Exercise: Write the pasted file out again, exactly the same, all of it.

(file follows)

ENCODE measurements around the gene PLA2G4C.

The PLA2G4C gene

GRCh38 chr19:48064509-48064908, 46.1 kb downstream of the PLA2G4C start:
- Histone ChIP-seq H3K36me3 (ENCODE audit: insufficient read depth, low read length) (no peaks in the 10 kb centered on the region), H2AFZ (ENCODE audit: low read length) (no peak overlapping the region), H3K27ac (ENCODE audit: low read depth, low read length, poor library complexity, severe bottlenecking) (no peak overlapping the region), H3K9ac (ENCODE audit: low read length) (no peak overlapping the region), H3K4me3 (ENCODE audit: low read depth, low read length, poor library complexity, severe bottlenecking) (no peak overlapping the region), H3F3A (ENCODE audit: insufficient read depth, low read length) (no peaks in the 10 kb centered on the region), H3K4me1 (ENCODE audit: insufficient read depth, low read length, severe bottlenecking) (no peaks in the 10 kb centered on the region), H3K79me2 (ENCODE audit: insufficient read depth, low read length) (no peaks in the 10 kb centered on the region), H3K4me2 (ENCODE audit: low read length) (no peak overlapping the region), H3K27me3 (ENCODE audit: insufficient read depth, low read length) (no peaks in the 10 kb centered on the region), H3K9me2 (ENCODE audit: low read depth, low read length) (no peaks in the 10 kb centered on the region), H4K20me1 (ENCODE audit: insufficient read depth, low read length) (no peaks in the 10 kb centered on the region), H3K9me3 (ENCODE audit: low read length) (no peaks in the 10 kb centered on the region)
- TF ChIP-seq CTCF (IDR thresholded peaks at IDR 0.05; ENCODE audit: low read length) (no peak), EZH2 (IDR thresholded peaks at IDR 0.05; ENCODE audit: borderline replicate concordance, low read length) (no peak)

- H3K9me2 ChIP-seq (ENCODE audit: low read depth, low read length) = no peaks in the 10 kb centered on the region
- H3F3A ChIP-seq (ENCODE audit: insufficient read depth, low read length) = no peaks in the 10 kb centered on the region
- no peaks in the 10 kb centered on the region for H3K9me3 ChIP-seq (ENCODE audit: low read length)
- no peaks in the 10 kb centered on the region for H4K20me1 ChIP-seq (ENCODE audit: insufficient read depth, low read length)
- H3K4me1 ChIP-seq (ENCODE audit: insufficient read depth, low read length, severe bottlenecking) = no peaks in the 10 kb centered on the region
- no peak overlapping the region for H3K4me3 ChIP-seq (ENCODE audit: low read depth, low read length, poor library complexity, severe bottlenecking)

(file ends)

ENCODE measurements around the gene PLA2G4C.

The PLA2G4C gene

GRCh38 chr19:48064509-48064908, 46.1 kb downstream of the PLA2G4C start:
- Histone ChIP-seq H3K36me3 (ENCODE audit: insufficient read depth, low read length) (no peaks in the 10 kb centered on the region), H2AFZ (ENCODE audit: low read length) (no peak overlapping the region), H3K27ac (ENCODE audit: low read depth, low read length, poor library complexity, severe bottlenecking) (no peak overlapping the region), H3K9ac (ENCODE audit: low read length) (no peak overlapping the region), H3K4me3 (ENCODE audit: low read depth, low read length, poor library complexity, severe bottlenecking) (no peak overlapping the region), H3F3A (ENCODE audit: insufficient read depth, low read length) (no peaks in the 10 kb centered on the region), H3K4me1 (ENCODE audit: insufficient read depth, low read length, severe bottlenecking) (no peaks in the 10 kb centered on the region), H3K79me2 (ENCODE audit: insufficient read depth, low read length) (no peaks in the 10 kb centered on the region), H3K4me2 (ENCODE audit: low read length) (no peak overlapping the region), H3K27me3 (ENCODE audit: insufficient read depth, low read length) (no peaks in the 10 kb centered on the region), H3K9me2 (ENCODE audit: low read depth, low read length) (no peaks in the 10 kb centered on the region), H4K20me1 (ENCODE audit: insufficient read depth, low read length) (no peaks in the 10 kb centered on the region), H3K9me3 (ENCODE audit: low read length) (no peaks in the 10 kb centered on the region)
- TF ChIP-seq CTCF (IDR thresholded peaks at IDR 0.05; ENCODE audit: low read length) (no peak), EZH2 (IDR thresholded peaks at IDR 0.05; ENCODE audit: borderline replicate concordance, low read length) (no peak)

- H3K9me2 ChIP-seq (ENCODE audit: low read depth, low read length) = no peaks in the 10 kb centered on the region
- H3F3A ChIP-seq (ENCODE audit: insufficient read depth, low read length) = no peaks in the 10 kb centered on the region
- no peaks in the 10 kb centered on the region for H3K9me3 ChIP-seq (ENCODE audit: low read length)
- no peaks in the 10 kb centered on the region for H4K20me1 ChIP-seq (ENCODE audit: insufficient read depth, low read length)
- H3K4me1 ChIP-seq (ENCODE audit: insufficient read depth, low read length, severe bottlenecking) = no peaks in the 10 kb centered on the region
- no peak overlapping the region for H3K4me3 ChIP-seq (ENCODE audit: low read depth, low read length, poor library complexity, severe bottlenecking)